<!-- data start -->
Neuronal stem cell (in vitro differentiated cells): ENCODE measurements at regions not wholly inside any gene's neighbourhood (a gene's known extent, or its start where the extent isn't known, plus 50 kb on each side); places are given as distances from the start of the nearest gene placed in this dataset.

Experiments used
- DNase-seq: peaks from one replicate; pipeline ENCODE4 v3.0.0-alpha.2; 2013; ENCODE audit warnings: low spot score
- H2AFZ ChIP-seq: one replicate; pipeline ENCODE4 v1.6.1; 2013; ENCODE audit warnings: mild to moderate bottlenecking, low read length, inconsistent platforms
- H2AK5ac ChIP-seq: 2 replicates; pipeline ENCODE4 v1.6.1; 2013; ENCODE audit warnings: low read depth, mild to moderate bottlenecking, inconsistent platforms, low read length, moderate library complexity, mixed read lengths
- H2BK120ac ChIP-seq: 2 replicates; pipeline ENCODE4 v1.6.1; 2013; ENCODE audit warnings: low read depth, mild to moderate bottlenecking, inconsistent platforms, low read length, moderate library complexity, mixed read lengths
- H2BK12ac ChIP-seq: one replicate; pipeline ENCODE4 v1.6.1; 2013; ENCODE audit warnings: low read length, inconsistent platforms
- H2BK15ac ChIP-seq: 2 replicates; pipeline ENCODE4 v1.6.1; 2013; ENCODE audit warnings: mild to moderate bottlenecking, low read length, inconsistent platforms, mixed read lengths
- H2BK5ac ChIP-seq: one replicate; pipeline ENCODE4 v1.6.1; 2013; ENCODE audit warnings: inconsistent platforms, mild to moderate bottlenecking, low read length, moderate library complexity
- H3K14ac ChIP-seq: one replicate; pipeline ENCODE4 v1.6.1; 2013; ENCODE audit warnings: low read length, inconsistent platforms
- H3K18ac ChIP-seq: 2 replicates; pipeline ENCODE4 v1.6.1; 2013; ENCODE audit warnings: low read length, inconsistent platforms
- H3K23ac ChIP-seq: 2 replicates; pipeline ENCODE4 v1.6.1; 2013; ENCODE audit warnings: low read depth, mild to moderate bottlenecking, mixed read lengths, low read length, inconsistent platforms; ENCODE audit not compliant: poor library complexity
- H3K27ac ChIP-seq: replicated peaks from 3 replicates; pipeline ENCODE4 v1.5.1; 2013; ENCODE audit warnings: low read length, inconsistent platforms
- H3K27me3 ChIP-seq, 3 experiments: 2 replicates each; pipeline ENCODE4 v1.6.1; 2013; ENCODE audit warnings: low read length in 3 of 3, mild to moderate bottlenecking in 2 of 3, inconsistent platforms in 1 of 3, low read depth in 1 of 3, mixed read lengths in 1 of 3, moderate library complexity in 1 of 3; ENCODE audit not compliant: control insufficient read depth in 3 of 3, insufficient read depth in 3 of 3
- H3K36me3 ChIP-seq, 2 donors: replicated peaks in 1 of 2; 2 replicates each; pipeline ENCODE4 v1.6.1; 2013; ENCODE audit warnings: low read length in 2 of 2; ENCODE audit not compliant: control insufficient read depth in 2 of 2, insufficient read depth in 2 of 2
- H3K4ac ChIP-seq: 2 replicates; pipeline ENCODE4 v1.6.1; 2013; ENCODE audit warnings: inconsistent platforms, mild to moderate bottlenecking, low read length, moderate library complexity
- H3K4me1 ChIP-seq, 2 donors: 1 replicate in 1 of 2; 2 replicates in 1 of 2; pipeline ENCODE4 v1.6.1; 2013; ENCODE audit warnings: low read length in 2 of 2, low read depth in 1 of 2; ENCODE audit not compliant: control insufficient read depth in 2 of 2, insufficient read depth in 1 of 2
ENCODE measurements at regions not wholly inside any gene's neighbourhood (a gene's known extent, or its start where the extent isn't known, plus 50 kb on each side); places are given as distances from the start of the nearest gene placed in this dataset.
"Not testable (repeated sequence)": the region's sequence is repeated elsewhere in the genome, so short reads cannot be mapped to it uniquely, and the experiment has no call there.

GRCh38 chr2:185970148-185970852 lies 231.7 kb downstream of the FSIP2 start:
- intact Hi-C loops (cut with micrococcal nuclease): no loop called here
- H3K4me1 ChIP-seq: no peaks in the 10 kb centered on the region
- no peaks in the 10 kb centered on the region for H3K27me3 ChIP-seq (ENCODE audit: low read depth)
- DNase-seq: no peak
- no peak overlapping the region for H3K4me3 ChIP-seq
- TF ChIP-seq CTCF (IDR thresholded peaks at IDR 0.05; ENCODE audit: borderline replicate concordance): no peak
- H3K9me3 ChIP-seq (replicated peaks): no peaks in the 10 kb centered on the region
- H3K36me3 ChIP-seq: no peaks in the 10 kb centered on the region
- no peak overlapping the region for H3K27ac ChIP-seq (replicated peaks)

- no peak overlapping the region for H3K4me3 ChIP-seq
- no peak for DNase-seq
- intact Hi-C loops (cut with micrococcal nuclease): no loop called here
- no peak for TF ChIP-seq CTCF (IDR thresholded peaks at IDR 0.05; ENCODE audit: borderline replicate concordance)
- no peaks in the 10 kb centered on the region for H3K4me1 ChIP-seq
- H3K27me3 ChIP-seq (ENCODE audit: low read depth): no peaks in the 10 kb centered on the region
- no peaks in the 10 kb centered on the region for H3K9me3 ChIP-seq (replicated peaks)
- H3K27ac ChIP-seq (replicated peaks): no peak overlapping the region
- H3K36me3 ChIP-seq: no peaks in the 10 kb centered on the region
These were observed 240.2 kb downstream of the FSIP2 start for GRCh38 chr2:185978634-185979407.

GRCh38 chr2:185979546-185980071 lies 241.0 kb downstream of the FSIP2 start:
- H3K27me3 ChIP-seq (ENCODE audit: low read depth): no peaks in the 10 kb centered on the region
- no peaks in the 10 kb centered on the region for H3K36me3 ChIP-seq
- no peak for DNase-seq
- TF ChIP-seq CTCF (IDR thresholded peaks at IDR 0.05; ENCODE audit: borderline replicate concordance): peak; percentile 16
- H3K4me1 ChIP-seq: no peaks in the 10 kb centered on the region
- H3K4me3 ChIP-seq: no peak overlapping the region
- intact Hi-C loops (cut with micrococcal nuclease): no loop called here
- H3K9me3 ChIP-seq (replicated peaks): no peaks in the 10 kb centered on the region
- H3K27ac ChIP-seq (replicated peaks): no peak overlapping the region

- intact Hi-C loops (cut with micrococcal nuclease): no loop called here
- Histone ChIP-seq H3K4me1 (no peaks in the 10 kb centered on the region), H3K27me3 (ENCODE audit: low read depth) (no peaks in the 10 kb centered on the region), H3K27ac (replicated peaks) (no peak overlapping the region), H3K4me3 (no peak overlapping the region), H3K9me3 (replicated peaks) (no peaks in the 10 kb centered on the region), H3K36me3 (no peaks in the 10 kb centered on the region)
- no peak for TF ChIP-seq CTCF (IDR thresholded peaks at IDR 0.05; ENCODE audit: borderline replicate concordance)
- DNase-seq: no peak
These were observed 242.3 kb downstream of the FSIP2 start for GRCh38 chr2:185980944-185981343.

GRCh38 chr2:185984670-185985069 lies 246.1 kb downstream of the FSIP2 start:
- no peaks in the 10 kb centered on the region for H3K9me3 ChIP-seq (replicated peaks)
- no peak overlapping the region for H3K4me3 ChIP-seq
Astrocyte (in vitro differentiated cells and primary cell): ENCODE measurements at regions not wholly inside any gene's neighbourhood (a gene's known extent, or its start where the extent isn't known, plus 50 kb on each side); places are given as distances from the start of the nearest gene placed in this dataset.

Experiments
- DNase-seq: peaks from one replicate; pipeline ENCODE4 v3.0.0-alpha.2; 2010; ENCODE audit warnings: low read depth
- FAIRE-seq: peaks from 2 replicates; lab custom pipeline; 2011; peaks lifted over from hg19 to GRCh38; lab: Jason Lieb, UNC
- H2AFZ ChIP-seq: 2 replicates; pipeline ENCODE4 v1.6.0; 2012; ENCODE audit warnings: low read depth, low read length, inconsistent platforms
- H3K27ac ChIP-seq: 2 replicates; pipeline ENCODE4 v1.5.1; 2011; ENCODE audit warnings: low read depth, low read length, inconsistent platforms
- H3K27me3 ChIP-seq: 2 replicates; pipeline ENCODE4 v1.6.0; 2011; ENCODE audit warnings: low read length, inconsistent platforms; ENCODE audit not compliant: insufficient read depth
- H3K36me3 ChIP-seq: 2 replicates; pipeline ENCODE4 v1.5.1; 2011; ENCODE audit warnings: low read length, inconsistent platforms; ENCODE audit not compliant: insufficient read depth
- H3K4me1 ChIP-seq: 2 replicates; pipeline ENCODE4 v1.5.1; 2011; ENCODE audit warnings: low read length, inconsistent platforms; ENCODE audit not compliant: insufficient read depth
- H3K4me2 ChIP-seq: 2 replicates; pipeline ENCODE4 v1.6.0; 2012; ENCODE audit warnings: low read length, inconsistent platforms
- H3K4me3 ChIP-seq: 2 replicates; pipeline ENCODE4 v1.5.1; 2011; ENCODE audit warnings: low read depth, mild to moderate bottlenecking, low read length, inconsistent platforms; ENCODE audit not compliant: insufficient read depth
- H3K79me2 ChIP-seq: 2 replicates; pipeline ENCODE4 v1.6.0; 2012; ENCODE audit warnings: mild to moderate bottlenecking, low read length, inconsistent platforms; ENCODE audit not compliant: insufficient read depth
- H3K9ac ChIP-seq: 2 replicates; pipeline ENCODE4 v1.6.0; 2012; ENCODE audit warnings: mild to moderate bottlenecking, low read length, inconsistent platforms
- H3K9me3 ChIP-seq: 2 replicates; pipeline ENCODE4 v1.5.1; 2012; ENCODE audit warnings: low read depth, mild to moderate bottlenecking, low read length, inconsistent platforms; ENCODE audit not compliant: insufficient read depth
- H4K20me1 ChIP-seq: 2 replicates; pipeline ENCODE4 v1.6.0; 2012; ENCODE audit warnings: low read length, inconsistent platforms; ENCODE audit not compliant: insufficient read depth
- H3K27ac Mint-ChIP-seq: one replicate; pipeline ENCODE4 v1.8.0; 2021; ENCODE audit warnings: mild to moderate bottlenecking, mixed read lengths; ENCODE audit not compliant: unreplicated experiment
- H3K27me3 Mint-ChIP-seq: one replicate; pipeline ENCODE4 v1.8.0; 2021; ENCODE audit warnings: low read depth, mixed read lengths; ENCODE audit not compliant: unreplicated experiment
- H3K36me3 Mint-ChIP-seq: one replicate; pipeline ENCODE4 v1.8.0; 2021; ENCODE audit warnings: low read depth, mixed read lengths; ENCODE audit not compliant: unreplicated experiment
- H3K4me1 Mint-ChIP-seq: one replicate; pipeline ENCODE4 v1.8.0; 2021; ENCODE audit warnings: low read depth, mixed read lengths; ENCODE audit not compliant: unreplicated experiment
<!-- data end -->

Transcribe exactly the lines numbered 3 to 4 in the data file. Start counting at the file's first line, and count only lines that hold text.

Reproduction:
- DNase-seq: peaks from one replicate; pipeline ENCODE4 v3.0.0-alpha.2; 2013; ENCODE audit warnings: low spot score
- H2AFZ ChIP-seq: one replicate; pipeline ENCODE4 v1.6.1; 2013; ENCODE audit warnings: mild to moderate bottlenecking, low read length, inconsistent platforms